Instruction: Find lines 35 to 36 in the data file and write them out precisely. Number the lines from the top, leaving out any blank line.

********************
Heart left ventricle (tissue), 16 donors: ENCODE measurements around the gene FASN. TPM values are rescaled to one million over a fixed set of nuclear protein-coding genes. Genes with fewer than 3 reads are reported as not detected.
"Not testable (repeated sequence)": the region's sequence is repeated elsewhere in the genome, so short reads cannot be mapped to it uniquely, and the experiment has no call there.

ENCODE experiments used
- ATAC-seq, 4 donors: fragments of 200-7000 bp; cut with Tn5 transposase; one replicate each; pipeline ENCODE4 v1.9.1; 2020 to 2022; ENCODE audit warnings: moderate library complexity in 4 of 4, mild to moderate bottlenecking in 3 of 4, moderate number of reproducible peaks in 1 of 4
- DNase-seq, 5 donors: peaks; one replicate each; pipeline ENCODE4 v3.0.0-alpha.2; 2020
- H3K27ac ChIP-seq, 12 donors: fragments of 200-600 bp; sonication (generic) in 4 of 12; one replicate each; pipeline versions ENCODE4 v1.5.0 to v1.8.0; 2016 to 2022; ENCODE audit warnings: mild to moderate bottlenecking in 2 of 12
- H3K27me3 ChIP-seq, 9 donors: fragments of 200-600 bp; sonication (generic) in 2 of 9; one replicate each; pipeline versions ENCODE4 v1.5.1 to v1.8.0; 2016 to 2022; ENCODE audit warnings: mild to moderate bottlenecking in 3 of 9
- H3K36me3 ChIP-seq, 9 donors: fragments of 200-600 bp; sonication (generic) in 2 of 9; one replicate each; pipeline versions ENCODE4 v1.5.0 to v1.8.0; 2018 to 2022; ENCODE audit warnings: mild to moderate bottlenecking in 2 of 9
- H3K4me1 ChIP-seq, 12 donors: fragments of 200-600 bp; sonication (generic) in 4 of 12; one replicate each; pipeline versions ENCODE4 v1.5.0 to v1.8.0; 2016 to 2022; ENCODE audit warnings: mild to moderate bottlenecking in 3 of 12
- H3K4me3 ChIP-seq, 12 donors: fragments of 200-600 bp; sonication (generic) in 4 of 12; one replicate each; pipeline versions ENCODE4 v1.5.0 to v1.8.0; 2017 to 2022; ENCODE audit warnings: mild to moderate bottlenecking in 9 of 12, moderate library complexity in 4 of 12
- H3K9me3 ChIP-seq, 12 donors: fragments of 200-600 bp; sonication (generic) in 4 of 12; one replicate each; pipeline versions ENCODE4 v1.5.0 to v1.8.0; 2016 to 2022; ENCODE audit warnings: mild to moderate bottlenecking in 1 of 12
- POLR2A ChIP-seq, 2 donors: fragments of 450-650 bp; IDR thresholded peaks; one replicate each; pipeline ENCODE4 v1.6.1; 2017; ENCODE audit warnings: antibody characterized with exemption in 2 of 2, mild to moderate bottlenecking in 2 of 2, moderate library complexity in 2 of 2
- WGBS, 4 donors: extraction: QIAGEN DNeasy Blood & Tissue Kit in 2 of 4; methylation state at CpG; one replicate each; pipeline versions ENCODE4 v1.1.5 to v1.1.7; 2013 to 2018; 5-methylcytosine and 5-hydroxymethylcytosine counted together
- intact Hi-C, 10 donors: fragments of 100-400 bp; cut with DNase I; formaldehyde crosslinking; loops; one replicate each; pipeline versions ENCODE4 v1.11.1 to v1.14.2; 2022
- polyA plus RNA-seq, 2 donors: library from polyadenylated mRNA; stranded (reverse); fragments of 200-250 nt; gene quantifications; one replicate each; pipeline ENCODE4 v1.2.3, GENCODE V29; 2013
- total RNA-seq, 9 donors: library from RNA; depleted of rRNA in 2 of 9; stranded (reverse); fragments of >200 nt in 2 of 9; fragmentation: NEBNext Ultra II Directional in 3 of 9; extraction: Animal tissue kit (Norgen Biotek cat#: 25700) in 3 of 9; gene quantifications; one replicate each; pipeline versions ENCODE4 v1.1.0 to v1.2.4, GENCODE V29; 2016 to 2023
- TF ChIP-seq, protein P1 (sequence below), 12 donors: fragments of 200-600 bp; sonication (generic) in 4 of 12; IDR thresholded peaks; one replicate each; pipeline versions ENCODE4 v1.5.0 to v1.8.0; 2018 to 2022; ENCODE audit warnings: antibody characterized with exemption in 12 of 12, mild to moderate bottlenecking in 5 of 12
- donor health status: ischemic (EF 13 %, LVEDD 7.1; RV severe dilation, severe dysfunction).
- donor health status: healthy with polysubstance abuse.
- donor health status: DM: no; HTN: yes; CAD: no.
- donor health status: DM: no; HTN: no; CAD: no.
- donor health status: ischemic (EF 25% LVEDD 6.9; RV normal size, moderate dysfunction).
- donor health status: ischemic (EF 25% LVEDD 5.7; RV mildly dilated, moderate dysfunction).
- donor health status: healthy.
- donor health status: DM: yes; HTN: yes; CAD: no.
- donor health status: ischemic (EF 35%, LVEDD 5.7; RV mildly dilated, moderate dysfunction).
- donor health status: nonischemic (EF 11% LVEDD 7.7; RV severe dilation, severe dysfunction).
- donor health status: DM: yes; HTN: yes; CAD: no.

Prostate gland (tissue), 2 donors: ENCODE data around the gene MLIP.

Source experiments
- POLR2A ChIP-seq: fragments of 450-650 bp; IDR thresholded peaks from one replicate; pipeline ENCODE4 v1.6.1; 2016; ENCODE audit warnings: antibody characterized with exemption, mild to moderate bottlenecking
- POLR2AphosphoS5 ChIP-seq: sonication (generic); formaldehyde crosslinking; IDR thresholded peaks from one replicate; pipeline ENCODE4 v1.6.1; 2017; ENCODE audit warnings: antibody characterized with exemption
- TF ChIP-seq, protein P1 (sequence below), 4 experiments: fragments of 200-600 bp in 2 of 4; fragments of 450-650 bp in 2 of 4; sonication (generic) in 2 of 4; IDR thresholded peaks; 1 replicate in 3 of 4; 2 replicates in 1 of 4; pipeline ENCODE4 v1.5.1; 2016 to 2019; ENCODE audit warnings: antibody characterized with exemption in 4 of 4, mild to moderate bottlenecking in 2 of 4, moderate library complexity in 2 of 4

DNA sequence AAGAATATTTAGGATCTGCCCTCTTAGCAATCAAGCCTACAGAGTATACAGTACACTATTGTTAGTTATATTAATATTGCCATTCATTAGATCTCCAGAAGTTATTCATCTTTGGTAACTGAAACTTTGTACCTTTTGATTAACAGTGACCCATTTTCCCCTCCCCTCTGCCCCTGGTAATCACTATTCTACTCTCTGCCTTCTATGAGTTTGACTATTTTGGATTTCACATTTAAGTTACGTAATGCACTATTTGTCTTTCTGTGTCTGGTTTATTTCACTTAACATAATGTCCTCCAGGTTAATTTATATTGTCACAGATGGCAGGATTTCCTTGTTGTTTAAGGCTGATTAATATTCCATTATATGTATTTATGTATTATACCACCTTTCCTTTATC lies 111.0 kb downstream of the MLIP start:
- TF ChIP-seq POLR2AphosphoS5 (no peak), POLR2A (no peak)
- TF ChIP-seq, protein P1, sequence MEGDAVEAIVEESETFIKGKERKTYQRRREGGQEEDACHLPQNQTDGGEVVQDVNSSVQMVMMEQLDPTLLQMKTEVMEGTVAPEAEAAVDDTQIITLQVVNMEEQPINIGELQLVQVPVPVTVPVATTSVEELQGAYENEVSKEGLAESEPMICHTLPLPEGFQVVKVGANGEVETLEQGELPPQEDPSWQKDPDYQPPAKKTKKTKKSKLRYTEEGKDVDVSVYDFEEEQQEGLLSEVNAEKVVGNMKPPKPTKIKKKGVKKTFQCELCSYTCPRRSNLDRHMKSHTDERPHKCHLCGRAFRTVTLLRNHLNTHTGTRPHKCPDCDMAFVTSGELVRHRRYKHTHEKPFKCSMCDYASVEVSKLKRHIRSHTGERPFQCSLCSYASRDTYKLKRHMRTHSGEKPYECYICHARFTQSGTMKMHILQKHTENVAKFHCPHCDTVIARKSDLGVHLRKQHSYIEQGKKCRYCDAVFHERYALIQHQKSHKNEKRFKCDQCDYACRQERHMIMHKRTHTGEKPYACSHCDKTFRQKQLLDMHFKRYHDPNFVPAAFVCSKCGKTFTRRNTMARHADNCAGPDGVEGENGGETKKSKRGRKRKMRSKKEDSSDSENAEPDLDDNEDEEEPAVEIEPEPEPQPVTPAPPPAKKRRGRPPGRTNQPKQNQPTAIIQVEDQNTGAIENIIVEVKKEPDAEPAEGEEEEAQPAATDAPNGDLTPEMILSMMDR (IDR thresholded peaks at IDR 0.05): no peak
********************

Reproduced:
- TF ChIP-seq POLR2AphosphoS5 (no peak), POLR2A (no peak)
- TF ChIP-seq, protein P1, sequence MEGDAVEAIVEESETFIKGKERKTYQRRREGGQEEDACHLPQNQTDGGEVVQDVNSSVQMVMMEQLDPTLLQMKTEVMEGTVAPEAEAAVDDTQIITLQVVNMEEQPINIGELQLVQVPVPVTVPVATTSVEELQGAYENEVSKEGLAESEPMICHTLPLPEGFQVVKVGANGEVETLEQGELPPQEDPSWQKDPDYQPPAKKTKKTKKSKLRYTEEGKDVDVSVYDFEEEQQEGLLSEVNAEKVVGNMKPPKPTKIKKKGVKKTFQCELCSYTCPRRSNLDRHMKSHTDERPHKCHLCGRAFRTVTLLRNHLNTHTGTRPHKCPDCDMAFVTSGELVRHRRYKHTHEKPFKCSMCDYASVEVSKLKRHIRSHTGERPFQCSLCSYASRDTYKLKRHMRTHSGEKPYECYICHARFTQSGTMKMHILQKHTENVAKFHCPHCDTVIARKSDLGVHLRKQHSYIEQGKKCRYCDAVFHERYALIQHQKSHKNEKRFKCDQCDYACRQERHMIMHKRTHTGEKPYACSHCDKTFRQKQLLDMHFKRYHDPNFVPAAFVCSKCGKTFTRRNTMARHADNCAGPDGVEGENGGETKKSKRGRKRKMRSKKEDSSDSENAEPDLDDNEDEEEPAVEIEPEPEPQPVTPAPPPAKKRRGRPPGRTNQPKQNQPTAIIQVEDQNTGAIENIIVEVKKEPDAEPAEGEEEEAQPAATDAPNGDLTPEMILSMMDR (IDR thresholded peaks at IDR 0.05): no peak